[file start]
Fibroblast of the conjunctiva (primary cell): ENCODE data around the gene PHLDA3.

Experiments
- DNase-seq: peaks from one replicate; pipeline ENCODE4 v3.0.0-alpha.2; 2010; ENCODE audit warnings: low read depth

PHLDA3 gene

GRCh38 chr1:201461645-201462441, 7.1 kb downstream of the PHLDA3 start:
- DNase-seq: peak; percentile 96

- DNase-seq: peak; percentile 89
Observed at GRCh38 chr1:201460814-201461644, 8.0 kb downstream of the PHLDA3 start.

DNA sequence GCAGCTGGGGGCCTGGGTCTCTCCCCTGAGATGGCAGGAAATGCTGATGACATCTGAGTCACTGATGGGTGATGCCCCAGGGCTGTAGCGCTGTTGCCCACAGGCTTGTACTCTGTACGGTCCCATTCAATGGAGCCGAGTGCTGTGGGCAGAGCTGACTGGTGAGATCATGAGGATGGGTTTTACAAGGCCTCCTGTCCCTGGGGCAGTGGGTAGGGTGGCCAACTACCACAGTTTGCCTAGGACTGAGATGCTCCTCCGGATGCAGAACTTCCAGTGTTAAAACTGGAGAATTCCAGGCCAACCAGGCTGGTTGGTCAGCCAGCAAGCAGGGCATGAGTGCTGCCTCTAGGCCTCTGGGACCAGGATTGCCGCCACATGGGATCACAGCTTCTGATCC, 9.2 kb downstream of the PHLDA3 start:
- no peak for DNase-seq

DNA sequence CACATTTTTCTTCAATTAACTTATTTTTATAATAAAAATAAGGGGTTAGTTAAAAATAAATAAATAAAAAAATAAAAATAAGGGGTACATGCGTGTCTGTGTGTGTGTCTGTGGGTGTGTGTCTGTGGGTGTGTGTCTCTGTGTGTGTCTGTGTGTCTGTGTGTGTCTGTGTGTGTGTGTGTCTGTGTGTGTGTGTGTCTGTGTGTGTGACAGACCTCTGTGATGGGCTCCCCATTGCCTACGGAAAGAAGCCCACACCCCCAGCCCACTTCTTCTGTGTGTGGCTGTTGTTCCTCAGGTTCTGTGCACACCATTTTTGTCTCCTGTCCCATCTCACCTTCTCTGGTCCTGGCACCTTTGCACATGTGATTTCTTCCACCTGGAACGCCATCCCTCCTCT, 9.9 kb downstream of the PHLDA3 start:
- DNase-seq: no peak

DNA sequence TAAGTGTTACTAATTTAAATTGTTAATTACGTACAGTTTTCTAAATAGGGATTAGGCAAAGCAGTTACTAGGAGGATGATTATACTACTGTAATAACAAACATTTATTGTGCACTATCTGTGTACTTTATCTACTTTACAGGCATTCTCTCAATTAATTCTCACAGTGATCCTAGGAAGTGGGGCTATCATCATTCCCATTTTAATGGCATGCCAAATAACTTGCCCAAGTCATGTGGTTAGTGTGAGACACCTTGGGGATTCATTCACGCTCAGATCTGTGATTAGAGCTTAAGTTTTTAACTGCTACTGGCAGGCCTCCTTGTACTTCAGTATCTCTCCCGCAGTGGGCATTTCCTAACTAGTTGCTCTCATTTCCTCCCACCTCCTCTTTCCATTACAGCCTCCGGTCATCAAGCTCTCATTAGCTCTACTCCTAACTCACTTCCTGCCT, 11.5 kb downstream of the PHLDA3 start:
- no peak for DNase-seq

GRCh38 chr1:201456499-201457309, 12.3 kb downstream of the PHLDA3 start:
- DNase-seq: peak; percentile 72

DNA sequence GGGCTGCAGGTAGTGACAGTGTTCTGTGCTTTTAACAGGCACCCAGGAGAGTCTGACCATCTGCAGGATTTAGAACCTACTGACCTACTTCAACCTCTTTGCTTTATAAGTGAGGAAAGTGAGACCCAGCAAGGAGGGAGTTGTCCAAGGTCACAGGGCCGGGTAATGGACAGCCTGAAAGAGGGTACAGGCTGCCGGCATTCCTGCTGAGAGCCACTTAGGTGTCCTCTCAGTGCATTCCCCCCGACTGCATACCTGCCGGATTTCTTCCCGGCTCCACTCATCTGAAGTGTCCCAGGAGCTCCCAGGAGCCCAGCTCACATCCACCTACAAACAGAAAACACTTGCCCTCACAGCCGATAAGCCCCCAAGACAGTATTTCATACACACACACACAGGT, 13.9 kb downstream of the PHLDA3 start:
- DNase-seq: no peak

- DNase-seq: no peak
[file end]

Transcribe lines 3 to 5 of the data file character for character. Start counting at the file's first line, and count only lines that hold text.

- DNase-seq: peaks from one replicate; pipeline ENCODE4 v3.0.0-alpha.2; 2010; ENCODE audit warnings: low read depth

PHLDA3 gene

GRCh38 chr1:201461645-201462441, 7.1 kb downstream of the PHLDA3 start: